The Lynch List, 07-May-2012

First: 19-year-old William Swinimer was suspended for 15 days for wearing a t-shirt that read, “Life is wasted without Jesus”. Did he run and cry to a human rights tribunal? Nope, he decided to fight for his freedom of speech, and pledged to wear the t-shirt again when he was allowed back in class. Note that the young man never disrespected authority – he served his multiple suspensions without a fuss, didn’t organize a rock-throwing protest, and there’s no evidence he planned to blow up a bridge.

The school board responded by sending the matter to a “human rights expert” who would decide whether his t-shirt violated the rights of his fellow students, i.e. those who whined that their right not to be offended was being violated. Michael Den Tandt opines:

Here’s how the fuss might have been avoided: They could have told the kids who  complained to stop being so damned sensitive.

So what was waiting for William this morning at the school? The school board, the superintendant, faciliators from the provicial Justice department, and representatives from the human rights commission. The entire student body was invited to attend a “forum” at which William’s right to wear the shirt would be discussed, with all of those officials poised to set this troublesome kid straight. No wonder his father angrily yanked his son out of school.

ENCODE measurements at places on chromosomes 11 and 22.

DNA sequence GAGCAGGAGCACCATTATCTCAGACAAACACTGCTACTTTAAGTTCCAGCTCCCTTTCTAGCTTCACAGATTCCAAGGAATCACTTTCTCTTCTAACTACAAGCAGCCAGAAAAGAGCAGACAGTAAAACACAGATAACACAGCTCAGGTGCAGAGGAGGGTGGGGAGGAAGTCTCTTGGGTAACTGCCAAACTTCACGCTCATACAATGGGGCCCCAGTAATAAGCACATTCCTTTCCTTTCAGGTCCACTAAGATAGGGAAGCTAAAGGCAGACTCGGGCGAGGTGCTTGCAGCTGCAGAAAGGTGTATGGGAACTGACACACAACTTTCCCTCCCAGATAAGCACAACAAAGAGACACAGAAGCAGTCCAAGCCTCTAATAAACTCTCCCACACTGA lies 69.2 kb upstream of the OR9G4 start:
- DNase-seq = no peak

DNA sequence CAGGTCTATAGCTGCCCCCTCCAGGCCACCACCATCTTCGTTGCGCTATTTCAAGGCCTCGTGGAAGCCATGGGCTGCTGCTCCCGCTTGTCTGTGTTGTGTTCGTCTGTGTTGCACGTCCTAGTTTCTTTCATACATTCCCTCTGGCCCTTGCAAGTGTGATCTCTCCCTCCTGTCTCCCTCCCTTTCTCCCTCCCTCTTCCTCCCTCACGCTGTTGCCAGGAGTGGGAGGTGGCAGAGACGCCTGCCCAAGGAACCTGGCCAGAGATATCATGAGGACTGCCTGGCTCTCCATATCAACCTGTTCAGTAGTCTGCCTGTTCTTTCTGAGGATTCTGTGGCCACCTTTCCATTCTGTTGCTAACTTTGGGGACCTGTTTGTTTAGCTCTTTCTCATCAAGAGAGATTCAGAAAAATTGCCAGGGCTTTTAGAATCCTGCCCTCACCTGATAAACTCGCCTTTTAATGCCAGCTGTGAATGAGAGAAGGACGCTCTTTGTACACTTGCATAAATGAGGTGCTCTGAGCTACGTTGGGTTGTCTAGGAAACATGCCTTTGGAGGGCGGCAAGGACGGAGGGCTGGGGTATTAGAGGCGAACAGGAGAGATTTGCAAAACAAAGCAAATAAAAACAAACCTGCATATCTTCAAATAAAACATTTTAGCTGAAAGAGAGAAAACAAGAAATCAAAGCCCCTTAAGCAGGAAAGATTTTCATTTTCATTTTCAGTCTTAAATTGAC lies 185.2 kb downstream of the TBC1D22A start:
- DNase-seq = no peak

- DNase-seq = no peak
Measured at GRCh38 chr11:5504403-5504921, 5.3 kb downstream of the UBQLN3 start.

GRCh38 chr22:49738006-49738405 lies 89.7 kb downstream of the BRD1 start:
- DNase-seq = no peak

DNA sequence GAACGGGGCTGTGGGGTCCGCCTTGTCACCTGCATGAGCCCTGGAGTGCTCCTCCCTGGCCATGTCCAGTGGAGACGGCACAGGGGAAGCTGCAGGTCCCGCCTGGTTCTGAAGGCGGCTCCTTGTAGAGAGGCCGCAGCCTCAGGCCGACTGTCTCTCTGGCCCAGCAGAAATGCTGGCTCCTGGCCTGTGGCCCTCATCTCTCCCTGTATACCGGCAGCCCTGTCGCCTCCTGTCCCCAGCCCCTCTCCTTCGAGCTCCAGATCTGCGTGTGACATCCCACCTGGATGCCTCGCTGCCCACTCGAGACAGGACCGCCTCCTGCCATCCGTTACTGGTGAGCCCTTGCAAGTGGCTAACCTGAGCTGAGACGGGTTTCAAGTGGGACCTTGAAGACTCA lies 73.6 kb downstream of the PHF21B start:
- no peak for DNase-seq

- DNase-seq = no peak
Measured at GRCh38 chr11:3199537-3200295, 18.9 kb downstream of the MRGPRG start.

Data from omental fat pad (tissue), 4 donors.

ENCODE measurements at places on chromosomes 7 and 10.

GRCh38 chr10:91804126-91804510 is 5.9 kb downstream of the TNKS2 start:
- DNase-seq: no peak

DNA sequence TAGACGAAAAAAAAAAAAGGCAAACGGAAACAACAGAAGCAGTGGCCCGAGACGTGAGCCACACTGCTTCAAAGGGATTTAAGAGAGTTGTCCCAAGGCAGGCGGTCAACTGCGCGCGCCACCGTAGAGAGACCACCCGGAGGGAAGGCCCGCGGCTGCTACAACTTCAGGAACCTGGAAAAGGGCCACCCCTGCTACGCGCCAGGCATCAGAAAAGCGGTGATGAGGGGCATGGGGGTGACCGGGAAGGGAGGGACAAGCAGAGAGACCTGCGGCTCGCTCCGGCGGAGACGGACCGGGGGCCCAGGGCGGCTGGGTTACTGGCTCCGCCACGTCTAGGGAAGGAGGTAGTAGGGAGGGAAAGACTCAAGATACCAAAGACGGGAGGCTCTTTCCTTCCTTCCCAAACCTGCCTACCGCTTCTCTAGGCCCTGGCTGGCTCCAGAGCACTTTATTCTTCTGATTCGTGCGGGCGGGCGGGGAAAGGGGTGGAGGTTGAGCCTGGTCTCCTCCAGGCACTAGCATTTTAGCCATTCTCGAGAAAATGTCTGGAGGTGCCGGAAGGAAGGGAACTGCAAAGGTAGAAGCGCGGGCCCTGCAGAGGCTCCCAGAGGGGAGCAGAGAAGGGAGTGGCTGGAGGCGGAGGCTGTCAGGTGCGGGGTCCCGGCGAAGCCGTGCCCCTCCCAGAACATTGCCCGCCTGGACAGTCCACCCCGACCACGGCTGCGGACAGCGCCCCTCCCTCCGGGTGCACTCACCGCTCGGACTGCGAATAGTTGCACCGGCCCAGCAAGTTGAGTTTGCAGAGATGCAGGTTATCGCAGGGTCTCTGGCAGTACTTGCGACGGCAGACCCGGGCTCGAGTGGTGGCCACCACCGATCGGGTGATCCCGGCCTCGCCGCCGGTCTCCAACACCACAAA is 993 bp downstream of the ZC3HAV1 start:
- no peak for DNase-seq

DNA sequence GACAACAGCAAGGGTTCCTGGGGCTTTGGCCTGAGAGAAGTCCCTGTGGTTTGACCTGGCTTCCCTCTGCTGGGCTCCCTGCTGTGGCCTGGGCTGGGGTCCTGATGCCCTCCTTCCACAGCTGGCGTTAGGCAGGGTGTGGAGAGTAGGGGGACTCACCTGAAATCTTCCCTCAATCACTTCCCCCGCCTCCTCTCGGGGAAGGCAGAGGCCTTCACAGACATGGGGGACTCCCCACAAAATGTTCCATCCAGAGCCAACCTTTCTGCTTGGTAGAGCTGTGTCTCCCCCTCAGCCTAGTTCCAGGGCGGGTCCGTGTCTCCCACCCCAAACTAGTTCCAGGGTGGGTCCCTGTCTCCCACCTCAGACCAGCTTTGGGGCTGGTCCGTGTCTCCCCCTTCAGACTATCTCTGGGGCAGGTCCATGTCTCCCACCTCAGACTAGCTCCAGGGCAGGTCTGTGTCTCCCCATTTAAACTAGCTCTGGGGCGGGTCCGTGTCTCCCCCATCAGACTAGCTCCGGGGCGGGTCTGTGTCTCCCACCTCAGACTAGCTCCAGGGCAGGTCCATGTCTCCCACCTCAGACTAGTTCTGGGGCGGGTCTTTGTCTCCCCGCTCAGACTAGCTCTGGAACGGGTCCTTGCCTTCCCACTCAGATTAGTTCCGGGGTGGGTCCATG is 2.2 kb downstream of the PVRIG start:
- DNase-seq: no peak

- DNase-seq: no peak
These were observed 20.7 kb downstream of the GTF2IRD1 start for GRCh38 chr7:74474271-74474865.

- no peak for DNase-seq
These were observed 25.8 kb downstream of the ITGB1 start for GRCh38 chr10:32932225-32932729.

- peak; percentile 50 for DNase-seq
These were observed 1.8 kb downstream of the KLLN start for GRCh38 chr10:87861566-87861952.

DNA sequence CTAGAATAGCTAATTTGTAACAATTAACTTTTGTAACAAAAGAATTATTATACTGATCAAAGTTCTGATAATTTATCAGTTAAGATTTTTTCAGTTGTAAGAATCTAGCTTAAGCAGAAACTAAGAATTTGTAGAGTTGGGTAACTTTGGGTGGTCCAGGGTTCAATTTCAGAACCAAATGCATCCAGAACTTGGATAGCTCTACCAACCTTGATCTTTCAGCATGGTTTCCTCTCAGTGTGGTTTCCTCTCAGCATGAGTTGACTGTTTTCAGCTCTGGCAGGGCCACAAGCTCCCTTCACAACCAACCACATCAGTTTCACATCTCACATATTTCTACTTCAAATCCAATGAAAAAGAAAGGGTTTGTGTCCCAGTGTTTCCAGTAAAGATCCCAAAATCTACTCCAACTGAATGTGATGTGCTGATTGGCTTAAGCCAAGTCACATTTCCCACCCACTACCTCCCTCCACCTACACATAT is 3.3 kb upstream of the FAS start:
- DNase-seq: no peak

(oh, and by the way, the atheists agree with Swinimer)

Second: I understand the argument that the Ottawa police shouldn’t object to the collection of race-based data if they aren’t doing anything wrong. What I object to about this sort of thing is what will be happening in practice. Just as speech controls “chill” expression, so will police officers be taking a conscious or unconscious tally of the races of people they stop, making sure their statistics don’t look out of place. That will result in a government initiative prompting police officers treating people of differently based on race.

We should be trying to encourage our police officers to be color-blind in their enforcement of the law. This policy does exactly the opposite.

Third: As the OHRC continues to campaign for the transfer of city planning authority from municipalities to itself, it is interesting to note the reasons behind Kitchener’s bylaws that restrict group home placement: